The largest healthcare breach of 2016 has hit Phoenix-based Banner Health, potentially affecting 3.7 million.
The victims include patients, Banner health plan members and beneficiaries, and even food and beverage customers and providers.
The cyberattack was initiated June 17, and the amount of data that the thieves were able to access is startling: It includes patient names, addresses, birthdates, physician names, dates of service, clinical information, health insurance information and Social Security numbers. For those enrolled in a Banner health plan, claims information, insurance information and employee benefit information may also have been affected, along with provider names, addresses, Drug Enforcement Agency numbers, tax identification numbers and national provider identifier numbers may have also been impacted.
“Patient data has real value on the black market, and hospitals are in the hackers' cross hairs,” said Csaba Krasznay, product manager at Balabit. “Every healthcare institution must realize that their patients' data is their most valuable data, and serious protection means, at the least, the introduction of the same security measures now protecting other sectors, with special attention to internal users whose stolen credentials are usually used in cyberattacks. From an IT security perspective, healthcare is one of the most interesting sectors, because so much sensitive personal data—such as previous diseases, drug usage habits, etc.—resides in digital format—often without proper security measures.”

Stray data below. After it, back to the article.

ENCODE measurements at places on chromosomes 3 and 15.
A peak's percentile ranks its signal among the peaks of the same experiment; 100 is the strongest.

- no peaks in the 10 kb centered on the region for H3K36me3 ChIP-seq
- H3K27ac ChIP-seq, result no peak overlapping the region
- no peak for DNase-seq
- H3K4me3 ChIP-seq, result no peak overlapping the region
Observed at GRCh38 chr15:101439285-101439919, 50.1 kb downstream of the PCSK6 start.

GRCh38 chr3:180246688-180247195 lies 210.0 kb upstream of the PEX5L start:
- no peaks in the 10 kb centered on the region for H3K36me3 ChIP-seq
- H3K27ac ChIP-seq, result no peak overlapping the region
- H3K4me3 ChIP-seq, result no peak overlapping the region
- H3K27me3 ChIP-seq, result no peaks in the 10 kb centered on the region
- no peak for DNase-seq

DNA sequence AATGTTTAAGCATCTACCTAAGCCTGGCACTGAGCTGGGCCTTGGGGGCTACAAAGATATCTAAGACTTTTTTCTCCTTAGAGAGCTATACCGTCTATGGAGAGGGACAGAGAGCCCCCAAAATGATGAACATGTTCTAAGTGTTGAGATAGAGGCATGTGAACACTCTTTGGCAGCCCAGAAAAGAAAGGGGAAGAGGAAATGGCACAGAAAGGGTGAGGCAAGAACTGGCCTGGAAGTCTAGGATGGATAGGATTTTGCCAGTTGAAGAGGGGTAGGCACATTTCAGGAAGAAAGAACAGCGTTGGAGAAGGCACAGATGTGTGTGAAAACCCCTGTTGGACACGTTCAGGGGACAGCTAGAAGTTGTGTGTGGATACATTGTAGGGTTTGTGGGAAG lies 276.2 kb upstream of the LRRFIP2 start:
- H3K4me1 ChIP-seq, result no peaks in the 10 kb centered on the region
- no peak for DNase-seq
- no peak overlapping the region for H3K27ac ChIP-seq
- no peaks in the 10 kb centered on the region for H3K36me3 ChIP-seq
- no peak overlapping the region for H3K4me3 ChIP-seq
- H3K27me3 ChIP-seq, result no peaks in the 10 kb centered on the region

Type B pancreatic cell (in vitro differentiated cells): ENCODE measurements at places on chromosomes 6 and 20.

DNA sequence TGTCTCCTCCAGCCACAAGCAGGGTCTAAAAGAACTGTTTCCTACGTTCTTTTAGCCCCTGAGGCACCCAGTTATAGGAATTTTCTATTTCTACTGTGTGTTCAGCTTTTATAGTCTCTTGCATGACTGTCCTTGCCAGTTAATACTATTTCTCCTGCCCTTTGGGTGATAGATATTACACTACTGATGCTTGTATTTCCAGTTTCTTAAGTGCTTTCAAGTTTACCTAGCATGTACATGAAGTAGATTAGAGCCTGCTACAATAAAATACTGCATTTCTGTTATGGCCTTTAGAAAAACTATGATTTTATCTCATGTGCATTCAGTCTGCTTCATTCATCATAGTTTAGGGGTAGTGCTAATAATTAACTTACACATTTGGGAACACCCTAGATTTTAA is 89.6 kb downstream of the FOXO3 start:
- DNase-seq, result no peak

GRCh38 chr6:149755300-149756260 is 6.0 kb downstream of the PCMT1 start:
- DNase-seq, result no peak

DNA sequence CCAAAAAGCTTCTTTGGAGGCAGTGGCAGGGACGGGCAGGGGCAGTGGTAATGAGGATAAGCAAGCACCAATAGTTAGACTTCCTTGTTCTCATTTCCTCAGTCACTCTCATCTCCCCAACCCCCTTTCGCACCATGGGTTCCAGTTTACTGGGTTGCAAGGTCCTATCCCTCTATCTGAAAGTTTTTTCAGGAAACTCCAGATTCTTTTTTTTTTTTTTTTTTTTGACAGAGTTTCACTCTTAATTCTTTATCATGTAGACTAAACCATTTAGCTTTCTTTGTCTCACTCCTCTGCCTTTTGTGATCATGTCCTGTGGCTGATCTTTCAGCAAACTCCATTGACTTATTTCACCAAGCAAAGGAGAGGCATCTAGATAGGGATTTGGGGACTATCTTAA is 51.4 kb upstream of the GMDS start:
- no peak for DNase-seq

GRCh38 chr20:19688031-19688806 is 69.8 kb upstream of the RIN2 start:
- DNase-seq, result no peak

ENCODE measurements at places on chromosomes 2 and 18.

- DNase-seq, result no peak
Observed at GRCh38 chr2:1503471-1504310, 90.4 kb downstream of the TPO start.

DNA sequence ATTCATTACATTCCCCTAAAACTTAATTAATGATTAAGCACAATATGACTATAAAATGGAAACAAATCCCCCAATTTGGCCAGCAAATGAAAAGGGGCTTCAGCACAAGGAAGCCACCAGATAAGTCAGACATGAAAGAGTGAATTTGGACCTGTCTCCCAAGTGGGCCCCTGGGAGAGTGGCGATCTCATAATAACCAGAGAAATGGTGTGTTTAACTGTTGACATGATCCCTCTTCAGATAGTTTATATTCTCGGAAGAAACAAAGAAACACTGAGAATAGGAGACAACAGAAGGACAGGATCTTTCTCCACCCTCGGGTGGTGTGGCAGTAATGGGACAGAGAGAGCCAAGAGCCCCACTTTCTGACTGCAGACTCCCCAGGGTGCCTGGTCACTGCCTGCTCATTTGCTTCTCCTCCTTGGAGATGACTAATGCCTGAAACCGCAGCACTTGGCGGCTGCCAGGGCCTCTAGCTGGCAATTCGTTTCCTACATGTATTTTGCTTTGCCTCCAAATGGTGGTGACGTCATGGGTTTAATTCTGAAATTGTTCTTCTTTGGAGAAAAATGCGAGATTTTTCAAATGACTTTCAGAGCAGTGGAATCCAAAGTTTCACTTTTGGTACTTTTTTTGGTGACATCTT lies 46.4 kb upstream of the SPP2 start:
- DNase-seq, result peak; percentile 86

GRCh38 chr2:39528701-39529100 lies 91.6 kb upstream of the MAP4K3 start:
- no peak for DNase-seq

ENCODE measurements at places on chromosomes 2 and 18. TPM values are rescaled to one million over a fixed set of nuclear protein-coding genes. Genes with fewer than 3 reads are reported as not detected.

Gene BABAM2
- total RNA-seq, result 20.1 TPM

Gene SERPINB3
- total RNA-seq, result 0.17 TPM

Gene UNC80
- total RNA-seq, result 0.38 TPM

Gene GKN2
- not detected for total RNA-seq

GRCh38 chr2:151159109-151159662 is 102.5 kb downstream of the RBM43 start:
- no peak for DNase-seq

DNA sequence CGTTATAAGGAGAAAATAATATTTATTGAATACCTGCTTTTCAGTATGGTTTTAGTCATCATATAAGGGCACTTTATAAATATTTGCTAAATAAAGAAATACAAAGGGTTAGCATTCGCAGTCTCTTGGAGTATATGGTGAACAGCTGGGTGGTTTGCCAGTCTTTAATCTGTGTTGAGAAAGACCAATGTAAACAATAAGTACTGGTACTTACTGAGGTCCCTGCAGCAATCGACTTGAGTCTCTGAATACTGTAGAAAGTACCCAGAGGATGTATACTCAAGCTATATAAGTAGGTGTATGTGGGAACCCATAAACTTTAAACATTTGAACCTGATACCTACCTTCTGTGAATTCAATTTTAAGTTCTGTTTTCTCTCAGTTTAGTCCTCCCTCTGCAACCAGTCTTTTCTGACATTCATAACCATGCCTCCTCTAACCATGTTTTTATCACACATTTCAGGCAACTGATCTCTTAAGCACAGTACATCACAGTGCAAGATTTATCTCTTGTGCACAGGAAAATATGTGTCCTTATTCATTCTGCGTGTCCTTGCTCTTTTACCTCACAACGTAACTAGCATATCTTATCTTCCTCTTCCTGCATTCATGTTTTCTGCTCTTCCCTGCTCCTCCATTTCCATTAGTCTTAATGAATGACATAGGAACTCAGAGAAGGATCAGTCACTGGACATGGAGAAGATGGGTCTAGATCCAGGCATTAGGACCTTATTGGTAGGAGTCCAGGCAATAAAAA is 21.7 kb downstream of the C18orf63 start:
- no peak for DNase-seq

On top of the personal information, the hackers also targeted payment card data; cards used at 27 food and beverage outlets between June 23 and July 7 may be affected by the attack.
“Hackers desire access to all parts of a healthcare enterprise, including the payment card areas of the food and beverage networks, the electronic medical record systems, and most every other part of the internal network including email and database systems,” said John Christly, CISO, Netsurion, via email. “The more data that can be taken before anyone notices, the better for the hackers, who can then use the data they have taken for profit or for additional attacks on that same customer—or other services where users may be using the same passwords.”
Andrew Komarov, chief intelligence officer at InfoArmor, said that threat intelligence information shows that the incident may be related to the same group that previously attacked several US-based healthcare institutions in March and April. He also told us that as of August 4, the stolen data is not available for sale in the underground.
Banner Health’s members have had data exposed in the past. In February 2014, Banner Health accidentally exposed personal information on more than 50,000 people when their Medicare and Social Security numbers showed up on magazine address labels.
For businesses like these that handle vast amounts of personal information, it “would be ideal to have file integrity monitoring tools, security information event management (SIEM), and integrated threat intelligence data coupled with the advanced firewall and segregated network design to help prevent, detect and respond to any issues that may happen in the future,” Christly added.
Healthcare breaches show no sign of waning; earlier this week Ohio Health saw the compromise of 100,000 documents.
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